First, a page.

- January 13–14. The Artesh Navy *conducted an exercise in the Sea of Oman that included firing torpedoes from a domestically built submarine for the first time, launching cruise missiles from land- and naval-based platforms, operating combat and reconnaissance drones, and training naval special forces along the coast. The exercise included Pelican and Simorgh drones. One purpose of the exercise was promoting coordination among the Artesh Navy’s components. The Artesh Navy also incorporated the regime’s largest military vessel, the Makran, and Zereh missile-launching vessel into its arsenal. The Makran is a logistics ship able to collect information and support combat vessels and special forces operations. It also has a helipad, which can hold drones and five to seven helicopters. Armed Forces General Staff Chief IRGC Maj. Gen. Mohammad Bagheri, Artesh Commander Maj. Gen. Abdol Rahim Mousavi, and Artesh Navy Commander RADM Hossein Khanzadi attended the exercise.
- January 15–16. The IRGC Aerospace Force *conducted a two-day military exercise in Semnan Province, practicing attacking a hypothetical enemy base and naval targets with drones and missiles. The IRGC Aerospace Force simulated using drones to disrupt enemy air defense systems and fired Dezful, Zelzal, and Zolfaghar missiles. The IRGC Aerospace Force also tested long-range, anti-ship ballistic missiles. Armed Forces General Staff Chief IRGC Maj. Gen. Mohammad Bagheri, IRGC Commander Maj. Gen. Hossein Salami, and IRGC Aerospace Force Commander Brig. Gen. Amir Ali Hajji Zadeh attended the exercise. Salami stated that the IRGC seeks the capability to target American aircraft carriers and warships with ballistic missiles.
- January 19–20. The Artesh Ground Forces *conducted a two-day exercise around Iran’s southeastern coast, featuring the 55th Airborne Brigade, 65th Special Forces Brigade, and 223rd Rapid-Reaction Brigade with combat and transport support from the Artesh Ground Forces Aviation and Artesh Air Force. The 55th Brigade conducted a joint offensive operation for the first time, involving parachuting drills from Lockheed C-130 military transport aircraft and using Soviet-made BMP-2 amphibious infantry fighting vehicles to attack coastal targets. Chinook heavy-lift helicopters dropped divers from the 65th Brigade off the coast to attack naval targets, partly to disrupt enemy naval command and control systems. The 223rd Brigade conducted “mobile aerial” operations with ten Bell 214 medium-lift helicopters. The helicopters conducted close air support drills at night for the first time. The Artesh Ground Forces used reconnaissance drones to identify enemy naval vessels. Artesh Commander Maj. Gen. Abdol Rahim Mousavi and Artesh Ground Forces Commander Brig. Gen. Kiomars Heydari attended the exercise.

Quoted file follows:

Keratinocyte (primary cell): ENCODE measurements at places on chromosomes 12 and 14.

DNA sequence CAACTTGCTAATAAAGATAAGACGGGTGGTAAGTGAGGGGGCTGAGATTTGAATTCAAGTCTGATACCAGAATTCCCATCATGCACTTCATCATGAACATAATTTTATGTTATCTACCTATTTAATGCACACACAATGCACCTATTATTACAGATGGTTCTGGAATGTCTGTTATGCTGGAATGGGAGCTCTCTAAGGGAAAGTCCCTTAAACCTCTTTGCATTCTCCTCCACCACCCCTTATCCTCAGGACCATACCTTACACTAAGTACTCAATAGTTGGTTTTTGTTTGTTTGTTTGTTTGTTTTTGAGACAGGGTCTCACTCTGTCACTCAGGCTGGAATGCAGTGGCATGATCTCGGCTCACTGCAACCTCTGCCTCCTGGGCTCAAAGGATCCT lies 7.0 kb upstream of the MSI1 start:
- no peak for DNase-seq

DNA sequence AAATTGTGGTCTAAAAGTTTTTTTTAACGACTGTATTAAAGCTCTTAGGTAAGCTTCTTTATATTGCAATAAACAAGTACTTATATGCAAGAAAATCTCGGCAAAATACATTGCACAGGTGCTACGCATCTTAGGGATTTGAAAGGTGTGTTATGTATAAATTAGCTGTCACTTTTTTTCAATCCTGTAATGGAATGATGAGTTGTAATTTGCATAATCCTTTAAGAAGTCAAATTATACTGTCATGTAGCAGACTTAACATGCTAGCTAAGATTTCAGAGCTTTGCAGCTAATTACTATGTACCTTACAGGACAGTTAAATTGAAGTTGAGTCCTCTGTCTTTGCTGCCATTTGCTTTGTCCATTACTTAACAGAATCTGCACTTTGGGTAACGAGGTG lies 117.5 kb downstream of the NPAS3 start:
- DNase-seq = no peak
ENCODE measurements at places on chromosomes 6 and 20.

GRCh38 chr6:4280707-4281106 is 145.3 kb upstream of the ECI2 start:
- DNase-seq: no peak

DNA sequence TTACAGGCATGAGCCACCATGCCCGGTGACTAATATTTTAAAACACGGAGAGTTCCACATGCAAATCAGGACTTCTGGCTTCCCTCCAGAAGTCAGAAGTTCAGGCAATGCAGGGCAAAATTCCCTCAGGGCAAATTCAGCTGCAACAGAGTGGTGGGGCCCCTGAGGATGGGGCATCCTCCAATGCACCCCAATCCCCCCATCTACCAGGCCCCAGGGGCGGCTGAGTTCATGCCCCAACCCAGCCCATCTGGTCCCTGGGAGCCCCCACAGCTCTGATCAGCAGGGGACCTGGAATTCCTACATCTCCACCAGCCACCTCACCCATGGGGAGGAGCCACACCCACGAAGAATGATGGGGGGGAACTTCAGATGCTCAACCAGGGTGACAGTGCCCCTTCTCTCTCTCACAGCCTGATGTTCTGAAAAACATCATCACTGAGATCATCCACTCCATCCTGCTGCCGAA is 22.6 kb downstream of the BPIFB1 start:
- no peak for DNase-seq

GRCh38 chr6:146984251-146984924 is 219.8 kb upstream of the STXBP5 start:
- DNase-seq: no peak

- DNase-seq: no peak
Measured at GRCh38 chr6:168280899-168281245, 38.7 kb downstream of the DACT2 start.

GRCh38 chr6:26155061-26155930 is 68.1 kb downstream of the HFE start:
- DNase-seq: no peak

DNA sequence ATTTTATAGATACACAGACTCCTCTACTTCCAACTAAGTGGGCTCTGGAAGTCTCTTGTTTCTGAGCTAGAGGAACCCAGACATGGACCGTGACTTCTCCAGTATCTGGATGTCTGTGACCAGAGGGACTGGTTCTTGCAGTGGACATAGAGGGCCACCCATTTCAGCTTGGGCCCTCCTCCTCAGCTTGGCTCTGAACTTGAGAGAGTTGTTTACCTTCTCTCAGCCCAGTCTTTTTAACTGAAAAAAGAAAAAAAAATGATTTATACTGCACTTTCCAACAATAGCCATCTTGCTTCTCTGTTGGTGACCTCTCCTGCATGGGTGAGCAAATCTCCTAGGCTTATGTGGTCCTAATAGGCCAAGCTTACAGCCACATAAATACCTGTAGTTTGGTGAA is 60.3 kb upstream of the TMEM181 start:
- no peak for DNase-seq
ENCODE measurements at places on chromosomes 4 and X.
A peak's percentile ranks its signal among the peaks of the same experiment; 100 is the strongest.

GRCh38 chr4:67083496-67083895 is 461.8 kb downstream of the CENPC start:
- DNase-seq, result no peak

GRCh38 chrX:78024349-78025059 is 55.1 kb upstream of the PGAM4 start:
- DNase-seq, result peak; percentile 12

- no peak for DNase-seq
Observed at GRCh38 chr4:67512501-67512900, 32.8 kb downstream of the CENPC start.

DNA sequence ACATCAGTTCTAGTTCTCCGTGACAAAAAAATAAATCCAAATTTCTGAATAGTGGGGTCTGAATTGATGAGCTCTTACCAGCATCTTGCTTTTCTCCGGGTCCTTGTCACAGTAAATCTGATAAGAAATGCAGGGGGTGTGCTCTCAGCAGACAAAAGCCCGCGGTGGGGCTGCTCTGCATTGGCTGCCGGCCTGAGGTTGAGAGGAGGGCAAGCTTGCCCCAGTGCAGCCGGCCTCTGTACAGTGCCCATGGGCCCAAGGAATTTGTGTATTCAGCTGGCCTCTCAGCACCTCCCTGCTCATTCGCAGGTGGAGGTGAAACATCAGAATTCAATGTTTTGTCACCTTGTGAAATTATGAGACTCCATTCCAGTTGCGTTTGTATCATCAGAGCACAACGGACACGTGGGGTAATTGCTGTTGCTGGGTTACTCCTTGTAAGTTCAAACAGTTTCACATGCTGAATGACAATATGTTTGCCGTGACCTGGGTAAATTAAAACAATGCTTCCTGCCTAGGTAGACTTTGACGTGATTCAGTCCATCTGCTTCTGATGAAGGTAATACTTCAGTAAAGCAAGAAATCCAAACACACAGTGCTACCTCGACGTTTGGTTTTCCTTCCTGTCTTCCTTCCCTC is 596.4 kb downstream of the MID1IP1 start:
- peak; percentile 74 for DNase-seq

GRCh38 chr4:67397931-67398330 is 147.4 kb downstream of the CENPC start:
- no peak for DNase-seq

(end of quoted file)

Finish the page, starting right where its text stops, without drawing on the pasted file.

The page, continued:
- January 23. Artesh Air Defense Force Commander Brig. Gen. Alireza Sabahi Fard *visited the Southwestern Air Defense Zone. The unit is based in Omidiyeh, Khuzestan Province, and operationalized a new air defense group in Mahshahr, Khuzestan Province, following the visit.
- January 25. Artesh Commander Maj. Gen. Abdol Rahim Mousavi *visited the air defense group in Bandar-e Lengeh, Hormozgan Province, and its surrounding islands to evaluate its combat readiness. This unit is part of the Southeastern Air Defense Zone based in Bandar-e Abbas, Hormozgan Province.
- February 11–12. The IRGC Ground Forces Karbala Regional Operational Headquarters *conducted an exercise in southwestern Iran. The IRGC Ground Forces practiced artillery and aviation operations and used armored and infantry units for nighttime assault operations. The Karbala headquarters is responsible for Khuzestan, Kohgiluyeh and Boyer Ahmad, and Lorestan Provinces and oversees conventional units including the 7th Vali-ye Asr Operational Division, 1st Hazrat-e Hojjat Independent Armored Brigade, 3rd Hazrat-e Mehdi Infantry Brigade, 15th Imam Hassan Mojtaba Special Forces Brigade, 48th Fath Independent Brigade, and 57th Abol Fazl Independent Brigade. It is unclear which of these units participated in this exercise. IRGC Commander Maj. Gen. Hossein Salami and IRGC Ground Forces Commander Brig. Gen. Mohammad Pak Pour attended the exercise.